A blog devoted to exploring wines made from unusual grape varieties and/or grown in unfamiliar regions all over the world. All wines are purchased by me from shops in the Boston metro area or directly from wineries that I have visited. If a reviewed bottle is a free sample, that fact is acknowledged prior to the bottle's review. I do not receive any compensation from any of the wineries, wine shops or companies that I mention on the blog.

Thursday, May 30, 2013

Avgoustiatis - Ilia, Peloponnesos, Greece

A few months ago, I was invited to a trade tasting of Greek wines.  The wines were from the portfolio of Athenee Importers, while the tasting itself was hosted at the offices of Winebow in Somerville.  I don't get a lot of invites to trade tastings and I don't end up going to most of the few that I'm actually invited to.  I have a day job that generally conflicts with the timing of these things, and, furthermore, it's hard for me to find a tasting that I think might have stuff I can use for this site.  On top of that, I don't really believe in reviewing wines that I've only tasted in a walkaround wine tasting environment.  I think that large-scale tastings are important, but are really only useful for helping me to identify wines that I'd like to spend a bit more time with.  The average person doesn't drink 50 different wines in a night and so I feel like whatever conclusions I draw from tasting in that particular environment are limited.  I like to drink wines that I review at home with food in order to really give them a chance to show their stuff.

It can be difficult to get full bottles to take home from trade tastings, though, so as I said above, I don't usually go to very many of them.  This particular tasting and the organizers behind it (Stephanie Teuwen and her team at Teuwen Communications) did a really great job of helping me get my hands on some sample bottles of really interesting wine that I was able to try there.  The room was full of great producers and really cool wines, but I picked out about a half dozen bottles that really intrigued me and Winebow was generous enough to get me some samples.  Today I'd like to take a look at just one of the cool grapes that I sampled at that tasting, but I'll be covering the other bottles in a future Odds and Ends post.

The grape I'd like to take a look at today is called Avgoustiatis.  Avgoustiatis takes its name from the Greek word for the month of August, Αύγουστος (which I think is pronounced like "avgustos"), because that's the month that the grapes get ripe.  It is found primarily on the western coast of the Peloponnesos and on an island called Zakynthos (which is part of the Ionian islands, where Avgoustiatis is the second most widely planted red grape) just offshore, but Wine Grapes, for unstated reasons, claims that it is likely from the Cyclades Islands originally, which are southwest of the Peloponnesos and just north of Crete.  Wine Grapes also claims that there is a possible parent/offspring relationship between Avgoustiatis and Mavrodaphne and cites as their source the Master's thesis of Mihalis Boutaris, published in 2000.  Boutaris's thesis is not available publicly, but he was kind enough to send me a copy of it a few months ago, and when I checked his research, his findings actually showed that Avgoustiatis and Mavrodaphne were genetically identical at the 8 microsatellite loci he examined.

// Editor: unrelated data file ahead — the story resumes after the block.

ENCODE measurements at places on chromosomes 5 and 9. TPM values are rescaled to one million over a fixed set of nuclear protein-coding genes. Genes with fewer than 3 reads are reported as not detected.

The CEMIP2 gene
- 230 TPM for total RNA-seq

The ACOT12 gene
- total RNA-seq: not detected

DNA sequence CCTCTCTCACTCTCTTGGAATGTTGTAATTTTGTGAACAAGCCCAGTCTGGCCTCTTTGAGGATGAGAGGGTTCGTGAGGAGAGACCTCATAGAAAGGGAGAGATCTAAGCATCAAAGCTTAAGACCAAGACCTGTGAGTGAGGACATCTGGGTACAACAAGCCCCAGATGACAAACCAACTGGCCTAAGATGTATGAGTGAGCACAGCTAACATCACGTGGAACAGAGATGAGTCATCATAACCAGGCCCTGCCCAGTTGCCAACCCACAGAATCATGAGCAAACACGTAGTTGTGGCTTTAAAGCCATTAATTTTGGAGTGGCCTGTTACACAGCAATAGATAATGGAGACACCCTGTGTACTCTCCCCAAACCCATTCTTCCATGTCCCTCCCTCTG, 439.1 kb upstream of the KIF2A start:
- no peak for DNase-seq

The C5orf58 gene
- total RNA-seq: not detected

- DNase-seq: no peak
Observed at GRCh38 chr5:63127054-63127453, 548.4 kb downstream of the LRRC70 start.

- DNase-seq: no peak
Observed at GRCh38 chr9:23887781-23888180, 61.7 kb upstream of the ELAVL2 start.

Avgoustiatis and Mavrodaphne are considered separate cultivars by pretty much everybody, so I emailed Mihalis about his curious finding.  He assured me that the two cultivars are distinct and can be discriminated ampelographically and physiologically and having tasted wines made from each of these grapes, I'm inclined to believe him, since they are very different from one another.  It is curious, though, because his paper actually had six total samples, four of Mavrodaphne, one of Avgoustiatis and one of something called Agustiatico, which he says is a clone of Mavrodaphne.  The sample of Avgoustiatis came from Mercouri Estate, whose wines I'll actually be looking at below.  The samples of Mavrodaphne and of Agustiatico all came from university and national germplasm collections, except for one, which came from Mercouri as well.  The mostly likely explanations are either Mercouri sent a mislabeled sample, or a labeling error occurred at some point during the experiment.  Unfortunately, I haven't been able to find any other studies with genetic information on Avgoustiatis, so it doesn't look like we have the scientific information available to draw any firm conclusions.*

I was able to try two different wines made from the Avgoustiatis grape, one of which I purchased locally and one of which was a sample from the show I attended.  The first was the 2005 "Antares" from Mercouri Estate, which is a blend of (I think) about 80% Avgoustiatis and 20% Mourvedre that is aged for about a year in oak.  I picked it up for about $30 from my friends at the Spirited Gourmet.  In the glass the wine was a fairly deep brickish red color.  The nose was fairly intense with aromas of black cherry, plum, sweaty leather, smoke and animal funk.  On the palate the wine was full bodied with medium acidity and medium, chunky tannins.  There were flavors of smoke, graphite, leather, black cherry, cedar wood, espresso and meat.  It was dark and savory with a lot of earthy, funky animal notes to it.  These are a major hallmark of the Mourvedre grape, and I found myself wondering how much of the finished wine's character was due to Mourvedre and how much was coming from Avgoustiatis.